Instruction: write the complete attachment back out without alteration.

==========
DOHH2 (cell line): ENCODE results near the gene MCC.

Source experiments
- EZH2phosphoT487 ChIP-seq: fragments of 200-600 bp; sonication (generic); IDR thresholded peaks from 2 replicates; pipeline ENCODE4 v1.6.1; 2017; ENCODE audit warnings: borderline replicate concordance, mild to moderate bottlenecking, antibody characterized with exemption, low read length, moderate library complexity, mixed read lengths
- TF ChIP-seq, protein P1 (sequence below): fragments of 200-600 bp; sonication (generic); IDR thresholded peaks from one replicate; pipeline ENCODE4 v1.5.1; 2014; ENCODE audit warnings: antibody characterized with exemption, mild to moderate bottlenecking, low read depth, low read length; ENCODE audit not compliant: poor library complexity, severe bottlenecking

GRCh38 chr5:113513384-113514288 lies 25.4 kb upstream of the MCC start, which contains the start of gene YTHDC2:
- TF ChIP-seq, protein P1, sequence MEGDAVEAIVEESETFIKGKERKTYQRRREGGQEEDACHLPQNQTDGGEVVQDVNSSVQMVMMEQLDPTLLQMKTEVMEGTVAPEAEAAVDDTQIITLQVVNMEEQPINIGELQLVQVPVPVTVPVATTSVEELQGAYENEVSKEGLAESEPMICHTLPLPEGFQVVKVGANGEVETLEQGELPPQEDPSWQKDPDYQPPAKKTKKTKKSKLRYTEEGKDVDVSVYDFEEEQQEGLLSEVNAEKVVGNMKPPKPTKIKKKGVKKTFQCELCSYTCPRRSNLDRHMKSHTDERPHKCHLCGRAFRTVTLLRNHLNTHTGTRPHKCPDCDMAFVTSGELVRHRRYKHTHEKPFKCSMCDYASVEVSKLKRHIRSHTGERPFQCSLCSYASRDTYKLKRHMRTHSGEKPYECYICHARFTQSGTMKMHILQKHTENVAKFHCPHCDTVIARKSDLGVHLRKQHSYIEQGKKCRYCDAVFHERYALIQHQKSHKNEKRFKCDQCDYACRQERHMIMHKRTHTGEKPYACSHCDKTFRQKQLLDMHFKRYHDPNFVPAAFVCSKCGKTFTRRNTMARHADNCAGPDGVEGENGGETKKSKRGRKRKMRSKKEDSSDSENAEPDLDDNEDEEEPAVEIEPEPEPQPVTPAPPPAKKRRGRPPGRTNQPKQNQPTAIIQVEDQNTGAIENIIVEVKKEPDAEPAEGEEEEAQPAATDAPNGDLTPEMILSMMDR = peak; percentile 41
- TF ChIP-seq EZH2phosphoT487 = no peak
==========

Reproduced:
DOHH2 (cell line): ENCODE results near the gene MCC.

Source experiments
- EZH2phosphoT487 ChIP-seq: fragments of 200-600 bp; sonication (generic); IDR thresholded peaks from 2 replicates; pipeline ENCODE4 v1.6.1; 2017; ENCODE audit warnings: borderline replicate concordance, mild to moderate bottlenecking, antibody characterized with exemption, low read length, moderate library complexity, mixed read lengths
- TF ChIP-seq, protein P1 (sequence below): fragments of 200-600 bp; sonication (generic); IDR thresholded peaks from one replicate; pipeline ENCODE4 v1.5.1; 2014; ENCODE audit warnings: antibody characterized with exemption, mild to moderate bottlenecking, low read depth, low read length; ENCODE audit not compliant: poor library complexity, severe bottlenecking

GRCh38 chr5:113513384-113514288 lies 25.4 kb upstream of the MCC start, which contains the start of gene YTHDC2:
- TF ChIP-seq, protein P1, sequence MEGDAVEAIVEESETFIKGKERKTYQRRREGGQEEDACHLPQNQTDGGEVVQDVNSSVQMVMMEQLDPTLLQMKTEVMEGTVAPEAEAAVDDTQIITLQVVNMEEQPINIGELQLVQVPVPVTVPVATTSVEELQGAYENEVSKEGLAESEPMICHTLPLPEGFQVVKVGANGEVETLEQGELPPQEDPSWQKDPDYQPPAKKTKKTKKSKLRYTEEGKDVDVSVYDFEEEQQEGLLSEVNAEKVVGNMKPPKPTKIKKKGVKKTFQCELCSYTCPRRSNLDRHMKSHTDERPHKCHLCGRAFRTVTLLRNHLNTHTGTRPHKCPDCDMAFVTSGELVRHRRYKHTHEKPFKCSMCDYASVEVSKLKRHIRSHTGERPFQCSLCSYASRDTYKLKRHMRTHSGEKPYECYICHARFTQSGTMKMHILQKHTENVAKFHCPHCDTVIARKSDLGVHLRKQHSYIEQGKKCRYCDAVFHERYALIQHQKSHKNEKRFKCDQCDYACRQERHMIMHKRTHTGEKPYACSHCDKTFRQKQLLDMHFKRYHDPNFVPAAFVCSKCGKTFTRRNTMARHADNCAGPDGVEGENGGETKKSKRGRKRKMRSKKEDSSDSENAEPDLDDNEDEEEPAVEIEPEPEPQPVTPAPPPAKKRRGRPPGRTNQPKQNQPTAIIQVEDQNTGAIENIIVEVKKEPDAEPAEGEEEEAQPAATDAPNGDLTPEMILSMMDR = peak; percentile 41
- TF ChIP-seq EZH2phosphoT487 = no peak